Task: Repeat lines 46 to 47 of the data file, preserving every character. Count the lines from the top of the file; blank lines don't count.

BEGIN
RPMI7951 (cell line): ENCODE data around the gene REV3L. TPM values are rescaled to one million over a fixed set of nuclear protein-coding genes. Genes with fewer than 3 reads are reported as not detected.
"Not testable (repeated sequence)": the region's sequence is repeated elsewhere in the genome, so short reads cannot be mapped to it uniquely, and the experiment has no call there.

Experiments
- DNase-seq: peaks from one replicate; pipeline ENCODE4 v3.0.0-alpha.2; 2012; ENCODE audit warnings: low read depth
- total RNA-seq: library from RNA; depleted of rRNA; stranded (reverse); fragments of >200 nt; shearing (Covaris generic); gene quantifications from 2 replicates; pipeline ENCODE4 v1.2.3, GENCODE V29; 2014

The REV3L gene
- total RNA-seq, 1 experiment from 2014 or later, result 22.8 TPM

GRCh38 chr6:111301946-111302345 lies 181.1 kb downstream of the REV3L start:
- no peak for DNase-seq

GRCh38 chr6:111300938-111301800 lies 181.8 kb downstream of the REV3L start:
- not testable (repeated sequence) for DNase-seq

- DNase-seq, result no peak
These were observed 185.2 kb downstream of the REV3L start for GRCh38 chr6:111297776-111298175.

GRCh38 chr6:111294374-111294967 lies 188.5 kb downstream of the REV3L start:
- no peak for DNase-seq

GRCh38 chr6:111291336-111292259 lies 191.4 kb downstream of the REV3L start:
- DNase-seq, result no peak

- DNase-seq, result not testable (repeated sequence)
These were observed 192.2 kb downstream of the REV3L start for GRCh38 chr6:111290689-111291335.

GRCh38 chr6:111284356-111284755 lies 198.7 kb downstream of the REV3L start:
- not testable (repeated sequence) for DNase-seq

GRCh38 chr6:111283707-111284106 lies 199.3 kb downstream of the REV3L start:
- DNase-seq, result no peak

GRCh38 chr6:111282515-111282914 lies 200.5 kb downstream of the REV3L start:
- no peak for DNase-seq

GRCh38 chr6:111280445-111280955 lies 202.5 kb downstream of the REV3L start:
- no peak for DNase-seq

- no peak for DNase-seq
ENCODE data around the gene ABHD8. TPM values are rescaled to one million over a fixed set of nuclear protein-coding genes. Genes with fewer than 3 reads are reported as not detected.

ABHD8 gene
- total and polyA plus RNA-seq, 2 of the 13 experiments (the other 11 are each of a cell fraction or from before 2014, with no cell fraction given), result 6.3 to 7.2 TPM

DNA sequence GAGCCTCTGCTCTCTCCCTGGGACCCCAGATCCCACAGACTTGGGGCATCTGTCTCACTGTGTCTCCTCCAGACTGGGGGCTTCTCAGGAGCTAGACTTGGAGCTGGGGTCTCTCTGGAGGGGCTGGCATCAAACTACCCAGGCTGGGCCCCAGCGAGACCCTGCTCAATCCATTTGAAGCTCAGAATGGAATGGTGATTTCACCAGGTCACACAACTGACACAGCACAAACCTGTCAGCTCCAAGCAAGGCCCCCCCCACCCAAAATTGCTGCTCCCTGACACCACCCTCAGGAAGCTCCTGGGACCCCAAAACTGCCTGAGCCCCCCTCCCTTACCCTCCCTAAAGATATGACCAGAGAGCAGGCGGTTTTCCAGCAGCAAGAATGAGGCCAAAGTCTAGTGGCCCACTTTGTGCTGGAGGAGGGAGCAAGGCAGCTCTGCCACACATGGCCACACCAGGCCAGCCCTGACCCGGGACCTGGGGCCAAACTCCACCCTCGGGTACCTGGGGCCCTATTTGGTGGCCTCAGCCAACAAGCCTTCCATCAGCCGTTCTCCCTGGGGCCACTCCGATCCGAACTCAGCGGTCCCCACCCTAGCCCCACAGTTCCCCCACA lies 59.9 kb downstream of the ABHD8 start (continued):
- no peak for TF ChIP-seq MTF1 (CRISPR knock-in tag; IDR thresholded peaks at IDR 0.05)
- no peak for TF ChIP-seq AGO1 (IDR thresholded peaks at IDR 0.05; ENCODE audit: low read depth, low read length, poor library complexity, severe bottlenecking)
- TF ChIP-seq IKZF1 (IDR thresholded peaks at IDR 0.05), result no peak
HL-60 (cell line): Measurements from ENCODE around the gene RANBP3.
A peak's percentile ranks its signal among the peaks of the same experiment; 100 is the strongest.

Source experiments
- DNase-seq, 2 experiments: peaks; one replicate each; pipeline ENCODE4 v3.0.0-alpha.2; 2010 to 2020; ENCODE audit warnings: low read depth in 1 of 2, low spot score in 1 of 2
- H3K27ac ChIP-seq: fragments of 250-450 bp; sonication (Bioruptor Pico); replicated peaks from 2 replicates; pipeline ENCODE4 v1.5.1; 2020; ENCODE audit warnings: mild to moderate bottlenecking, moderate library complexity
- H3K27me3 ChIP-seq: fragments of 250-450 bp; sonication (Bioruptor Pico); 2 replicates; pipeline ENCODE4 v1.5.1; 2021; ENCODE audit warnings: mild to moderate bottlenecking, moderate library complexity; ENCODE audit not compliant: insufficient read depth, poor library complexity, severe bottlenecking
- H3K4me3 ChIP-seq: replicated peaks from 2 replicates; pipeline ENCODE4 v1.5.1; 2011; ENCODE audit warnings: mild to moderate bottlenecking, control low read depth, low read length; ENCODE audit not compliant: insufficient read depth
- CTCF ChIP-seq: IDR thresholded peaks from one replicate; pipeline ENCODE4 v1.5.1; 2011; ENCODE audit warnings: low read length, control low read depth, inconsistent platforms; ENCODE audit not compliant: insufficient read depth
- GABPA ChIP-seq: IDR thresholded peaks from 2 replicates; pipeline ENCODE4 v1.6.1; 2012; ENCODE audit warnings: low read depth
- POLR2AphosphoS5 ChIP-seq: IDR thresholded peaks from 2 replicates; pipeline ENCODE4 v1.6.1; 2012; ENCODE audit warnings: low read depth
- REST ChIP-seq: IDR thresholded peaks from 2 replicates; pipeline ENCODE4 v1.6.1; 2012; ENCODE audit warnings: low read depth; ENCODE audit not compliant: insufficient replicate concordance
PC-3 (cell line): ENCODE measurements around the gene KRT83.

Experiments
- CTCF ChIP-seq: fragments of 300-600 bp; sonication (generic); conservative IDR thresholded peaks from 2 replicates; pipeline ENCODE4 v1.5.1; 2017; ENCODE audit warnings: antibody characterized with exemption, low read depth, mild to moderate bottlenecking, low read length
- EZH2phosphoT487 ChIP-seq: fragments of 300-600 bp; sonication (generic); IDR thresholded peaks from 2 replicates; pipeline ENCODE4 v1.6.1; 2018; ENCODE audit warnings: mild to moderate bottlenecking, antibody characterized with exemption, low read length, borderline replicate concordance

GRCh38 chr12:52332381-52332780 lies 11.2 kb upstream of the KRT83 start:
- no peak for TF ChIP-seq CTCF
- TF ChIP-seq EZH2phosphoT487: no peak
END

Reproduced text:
- REST ChIP-seq: IDR thresholded peaks from 2 replicates; pipeline ENCODE4 v1.6.1; 2012; ENCODE audit warnings: low read depth; ENCODE audit not compliant: insufficient replicate concordance
PC-3 (cell line): ENCODE measurements around the gene KRT83.